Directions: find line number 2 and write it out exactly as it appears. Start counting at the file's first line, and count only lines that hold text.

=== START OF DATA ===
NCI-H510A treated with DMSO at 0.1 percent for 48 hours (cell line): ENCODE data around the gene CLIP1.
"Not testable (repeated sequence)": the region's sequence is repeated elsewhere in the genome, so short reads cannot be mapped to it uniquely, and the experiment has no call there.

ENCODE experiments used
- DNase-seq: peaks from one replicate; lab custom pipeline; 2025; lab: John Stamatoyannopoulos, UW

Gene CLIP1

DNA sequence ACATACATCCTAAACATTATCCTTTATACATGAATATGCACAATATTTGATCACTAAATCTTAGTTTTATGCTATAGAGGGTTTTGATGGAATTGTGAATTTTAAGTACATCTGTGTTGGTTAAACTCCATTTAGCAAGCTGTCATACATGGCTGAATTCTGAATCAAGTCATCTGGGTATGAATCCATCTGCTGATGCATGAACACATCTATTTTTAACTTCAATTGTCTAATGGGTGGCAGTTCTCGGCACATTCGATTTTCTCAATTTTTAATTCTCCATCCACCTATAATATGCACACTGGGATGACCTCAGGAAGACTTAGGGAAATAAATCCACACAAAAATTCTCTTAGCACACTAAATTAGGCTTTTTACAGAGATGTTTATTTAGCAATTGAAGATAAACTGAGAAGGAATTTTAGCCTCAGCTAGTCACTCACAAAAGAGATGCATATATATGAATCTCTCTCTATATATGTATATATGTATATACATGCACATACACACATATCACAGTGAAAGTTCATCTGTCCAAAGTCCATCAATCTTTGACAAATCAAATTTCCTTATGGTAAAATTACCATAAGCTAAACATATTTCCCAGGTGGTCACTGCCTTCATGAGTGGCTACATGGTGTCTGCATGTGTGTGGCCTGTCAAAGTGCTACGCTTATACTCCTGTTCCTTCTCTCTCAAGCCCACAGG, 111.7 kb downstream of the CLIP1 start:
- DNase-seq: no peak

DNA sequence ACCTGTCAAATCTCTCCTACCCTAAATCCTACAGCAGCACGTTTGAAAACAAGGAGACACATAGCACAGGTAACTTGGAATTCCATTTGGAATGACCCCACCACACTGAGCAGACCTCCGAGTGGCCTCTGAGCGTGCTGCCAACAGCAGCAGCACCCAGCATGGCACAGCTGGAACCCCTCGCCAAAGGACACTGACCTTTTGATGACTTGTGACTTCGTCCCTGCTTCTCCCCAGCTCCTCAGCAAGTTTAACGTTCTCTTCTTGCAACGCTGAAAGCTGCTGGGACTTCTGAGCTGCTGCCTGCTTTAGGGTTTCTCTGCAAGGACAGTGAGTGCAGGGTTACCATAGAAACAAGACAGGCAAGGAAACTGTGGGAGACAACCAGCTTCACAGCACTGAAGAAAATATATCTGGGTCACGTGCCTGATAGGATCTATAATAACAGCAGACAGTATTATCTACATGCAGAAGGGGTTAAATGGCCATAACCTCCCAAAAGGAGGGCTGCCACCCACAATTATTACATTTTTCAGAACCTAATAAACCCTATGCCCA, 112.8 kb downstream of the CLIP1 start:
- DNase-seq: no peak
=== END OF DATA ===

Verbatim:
"Not testable (repeated sequence)": the region's sequence is repeated elsewhere in the genome, so short reads cannot be mapped to it uniquely, and the experiment has no call there.